Bai Hua

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Bai Hua (白桦) (born 1930 in Xinyang, Henan), originally named Chen Youhua (陈佑华), is a Chinese playwright and poet.

Biography[edit]

He started publishing poems at the age of fifteen under his current name. Subsequently, he joined the People's Liberation Army in 1947, but was labeled a "rightist" in 1957. He worked in a Shanghai film studio in the early 1960s, and produced several influential dramas and films in the late 1970s and early 1980s. Currently he is living an obscured life in Shanghai with his wife.

Works[edit]

Bai Hua gained his national fame for his plays based on uncompromised historical criticism. Some of his plays were banned because of the description of the political purges and murders in the Red Army in the 1930s and his critical view on the traditional patriotic value. Among these the most famous was the film Portrait of a Fanatic (1982), which was never shown in the public. In this film, Bai depicted an oversea Chinese painter who returned to China in order to devote his life to his motherland but ended up suffering the political prosecution and death. The painter's daughter asked her father a highly sensitive question in the film: "You love your motherland, but does the motherland love you?" The paramount leader Deng Xiaoping was annoyed by the film, who personally organized the old guards to launch a political campaign against Bai in the national media for his violation of the political dogma dictated by Deng (namely the leadership of the party). The criticism threatens to become another wave of political prosecution until the General Secretary of the party Hu Yaobang interfered on his behalf. The significance of this episode is that it effectively split the party into two camps, which was going to influence the events of the decade. Bai was later allowed to visit Japan and Southeast Asia and delivered public speeches, but his works were generally suppressed. His late epic poem From Qiu Jin to Lin Zhao was never published.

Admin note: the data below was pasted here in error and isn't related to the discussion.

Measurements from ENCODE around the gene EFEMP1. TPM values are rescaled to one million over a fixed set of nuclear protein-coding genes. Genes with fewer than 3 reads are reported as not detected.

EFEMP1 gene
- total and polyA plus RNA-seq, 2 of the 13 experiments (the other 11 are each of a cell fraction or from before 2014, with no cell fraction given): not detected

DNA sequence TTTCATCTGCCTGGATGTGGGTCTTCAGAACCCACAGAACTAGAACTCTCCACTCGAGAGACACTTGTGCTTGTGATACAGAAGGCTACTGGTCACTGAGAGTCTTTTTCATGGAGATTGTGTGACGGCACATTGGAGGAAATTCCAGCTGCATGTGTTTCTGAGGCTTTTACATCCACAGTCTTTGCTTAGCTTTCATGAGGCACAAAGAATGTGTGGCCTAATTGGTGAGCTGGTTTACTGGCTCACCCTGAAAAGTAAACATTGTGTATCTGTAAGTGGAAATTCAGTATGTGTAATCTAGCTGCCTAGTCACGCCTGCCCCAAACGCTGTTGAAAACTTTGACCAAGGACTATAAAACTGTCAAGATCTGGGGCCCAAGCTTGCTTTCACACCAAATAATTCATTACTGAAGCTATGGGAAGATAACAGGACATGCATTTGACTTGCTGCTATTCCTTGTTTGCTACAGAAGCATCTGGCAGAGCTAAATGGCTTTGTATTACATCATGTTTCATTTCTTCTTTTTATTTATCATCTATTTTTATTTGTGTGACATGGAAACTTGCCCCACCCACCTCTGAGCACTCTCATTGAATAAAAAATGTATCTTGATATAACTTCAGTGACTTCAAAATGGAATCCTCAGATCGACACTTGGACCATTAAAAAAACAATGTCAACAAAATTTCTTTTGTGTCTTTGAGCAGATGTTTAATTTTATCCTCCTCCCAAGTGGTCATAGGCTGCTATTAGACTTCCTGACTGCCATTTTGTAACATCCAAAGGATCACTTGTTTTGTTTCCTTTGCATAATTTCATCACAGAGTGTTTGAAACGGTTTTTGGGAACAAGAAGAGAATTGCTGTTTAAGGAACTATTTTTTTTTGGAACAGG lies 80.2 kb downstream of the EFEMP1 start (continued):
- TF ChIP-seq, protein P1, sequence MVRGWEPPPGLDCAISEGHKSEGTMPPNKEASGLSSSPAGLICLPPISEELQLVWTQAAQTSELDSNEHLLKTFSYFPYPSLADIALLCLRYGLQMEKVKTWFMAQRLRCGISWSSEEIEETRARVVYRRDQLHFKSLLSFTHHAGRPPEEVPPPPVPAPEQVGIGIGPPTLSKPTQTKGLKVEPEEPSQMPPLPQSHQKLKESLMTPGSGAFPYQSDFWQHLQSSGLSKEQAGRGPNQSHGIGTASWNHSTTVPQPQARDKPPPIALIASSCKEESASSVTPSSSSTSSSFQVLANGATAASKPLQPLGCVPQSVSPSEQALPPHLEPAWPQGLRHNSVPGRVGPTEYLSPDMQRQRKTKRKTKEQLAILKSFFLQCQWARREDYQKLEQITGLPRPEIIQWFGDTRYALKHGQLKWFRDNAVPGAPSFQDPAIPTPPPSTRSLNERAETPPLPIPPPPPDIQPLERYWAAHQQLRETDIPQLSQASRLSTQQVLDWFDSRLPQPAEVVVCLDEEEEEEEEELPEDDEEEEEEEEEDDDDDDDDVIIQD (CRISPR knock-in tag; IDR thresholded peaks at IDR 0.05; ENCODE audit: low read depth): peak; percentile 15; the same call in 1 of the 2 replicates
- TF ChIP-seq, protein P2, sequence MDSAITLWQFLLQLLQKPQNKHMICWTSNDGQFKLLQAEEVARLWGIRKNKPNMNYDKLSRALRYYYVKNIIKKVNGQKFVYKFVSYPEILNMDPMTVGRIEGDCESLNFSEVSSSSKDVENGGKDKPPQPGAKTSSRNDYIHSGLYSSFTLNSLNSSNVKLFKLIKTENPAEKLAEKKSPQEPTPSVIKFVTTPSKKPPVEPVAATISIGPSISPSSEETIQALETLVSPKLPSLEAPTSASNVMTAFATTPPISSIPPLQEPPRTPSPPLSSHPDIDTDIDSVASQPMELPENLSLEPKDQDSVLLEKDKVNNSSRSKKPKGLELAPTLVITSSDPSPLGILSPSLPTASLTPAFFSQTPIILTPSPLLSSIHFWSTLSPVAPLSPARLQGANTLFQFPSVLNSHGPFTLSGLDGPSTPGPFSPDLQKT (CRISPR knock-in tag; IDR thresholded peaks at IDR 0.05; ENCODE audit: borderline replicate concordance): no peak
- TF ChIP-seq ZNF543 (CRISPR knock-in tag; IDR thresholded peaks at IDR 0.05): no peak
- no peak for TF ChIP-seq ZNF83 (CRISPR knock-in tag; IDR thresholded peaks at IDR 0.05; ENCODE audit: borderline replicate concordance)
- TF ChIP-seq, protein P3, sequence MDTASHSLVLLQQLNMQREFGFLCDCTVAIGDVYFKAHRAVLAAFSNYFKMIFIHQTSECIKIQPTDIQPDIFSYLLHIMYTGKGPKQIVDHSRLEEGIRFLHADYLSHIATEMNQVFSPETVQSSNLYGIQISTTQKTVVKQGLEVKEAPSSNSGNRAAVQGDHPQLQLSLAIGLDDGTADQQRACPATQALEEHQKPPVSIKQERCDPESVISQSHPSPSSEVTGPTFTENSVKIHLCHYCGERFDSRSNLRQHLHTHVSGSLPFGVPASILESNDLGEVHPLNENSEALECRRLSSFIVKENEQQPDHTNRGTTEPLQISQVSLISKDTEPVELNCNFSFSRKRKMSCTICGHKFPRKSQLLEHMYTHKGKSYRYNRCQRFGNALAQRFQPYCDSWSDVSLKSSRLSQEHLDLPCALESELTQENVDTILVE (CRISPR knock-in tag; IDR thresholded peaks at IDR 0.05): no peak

Quotes[edit]

(as a participant of the Democratic movement of 1979): "Comrade poets, we would rather sing the praises of a brick in the democratic wall. Never should we again sing the praises of any savior".

External links[edit]